Srinagar: The Jammu and Kashmir High Court on Wednesday passed directions to the state legislative assembly to decide a minimum educational qualification for persons contesting elections to the Parliament and state legislature.
A division bench of Chief Justice Badar Durrez Ahmed and Justice Ali Mohammad Magrey while hearing a petition on this matter remarked that the court cannot directly decide the qualifications for candidates to contest these elections, and this has to be decided by the legislative assembly. In case the qualifications are not properly observed on the ground, then the court can interfere.
The PIL on this issue was filed by Advocate Akhail Ahmad. It spoke of the ills that plague the system after a candidate lacking educational qualification or convicted of a crime is elected to the Parliament, legislative assembly or panchayat.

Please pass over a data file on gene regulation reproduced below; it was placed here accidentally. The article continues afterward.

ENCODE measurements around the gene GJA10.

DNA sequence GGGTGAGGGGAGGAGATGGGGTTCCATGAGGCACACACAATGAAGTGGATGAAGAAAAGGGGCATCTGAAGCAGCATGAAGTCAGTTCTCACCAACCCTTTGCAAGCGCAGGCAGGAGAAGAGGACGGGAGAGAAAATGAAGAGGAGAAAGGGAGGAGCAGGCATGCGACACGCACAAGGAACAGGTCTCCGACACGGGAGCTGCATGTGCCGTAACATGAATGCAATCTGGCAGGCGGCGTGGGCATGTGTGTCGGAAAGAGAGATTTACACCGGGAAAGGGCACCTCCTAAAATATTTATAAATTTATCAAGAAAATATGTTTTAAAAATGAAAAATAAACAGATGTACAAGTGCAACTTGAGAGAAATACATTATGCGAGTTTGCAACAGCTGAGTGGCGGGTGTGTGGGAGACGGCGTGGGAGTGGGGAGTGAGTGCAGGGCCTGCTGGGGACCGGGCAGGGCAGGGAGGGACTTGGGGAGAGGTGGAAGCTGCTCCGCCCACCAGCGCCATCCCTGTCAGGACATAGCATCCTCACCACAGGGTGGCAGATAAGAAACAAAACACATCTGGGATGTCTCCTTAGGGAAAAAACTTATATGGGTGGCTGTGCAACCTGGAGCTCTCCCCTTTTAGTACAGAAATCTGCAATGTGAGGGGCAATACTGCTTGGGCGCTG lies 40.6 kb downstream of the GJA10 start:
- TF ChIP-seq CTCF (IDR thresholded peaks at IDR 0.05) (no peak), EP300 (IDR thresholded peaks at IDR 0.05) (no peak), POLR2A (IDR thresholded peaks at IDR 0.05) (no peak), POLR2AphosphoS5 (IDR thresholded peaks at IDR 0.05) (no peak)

“A person with a minimum educational qualification should be eligible to contest elections. It is humiliating to find an illiterate person representing a large section of the society,” the PIL said.
Seeking to debar convicts and undertrials from contesting elections, the petitioner submitted that such persons pollute the elections and stigmatise the system.
The petitioner submitted that the Supreme Court had directed the Election Commission of India to ask candidates contesting elections to Parliament and state legislature to file affidavits indicating their antecedents.
“The right to vote is not recognised as a fundamental right but is governed by the Representation of Peoples Act 1951. Part 7 of the 1957 Representation of Peoples Act of Jammu and Kashmir prescribes the qualification and the disqualification for membership of state legislature but the qualification stipulated don’t mandate a minimum educational qualification and the same is not available in the part second of the Act of 1951,” reads the petition.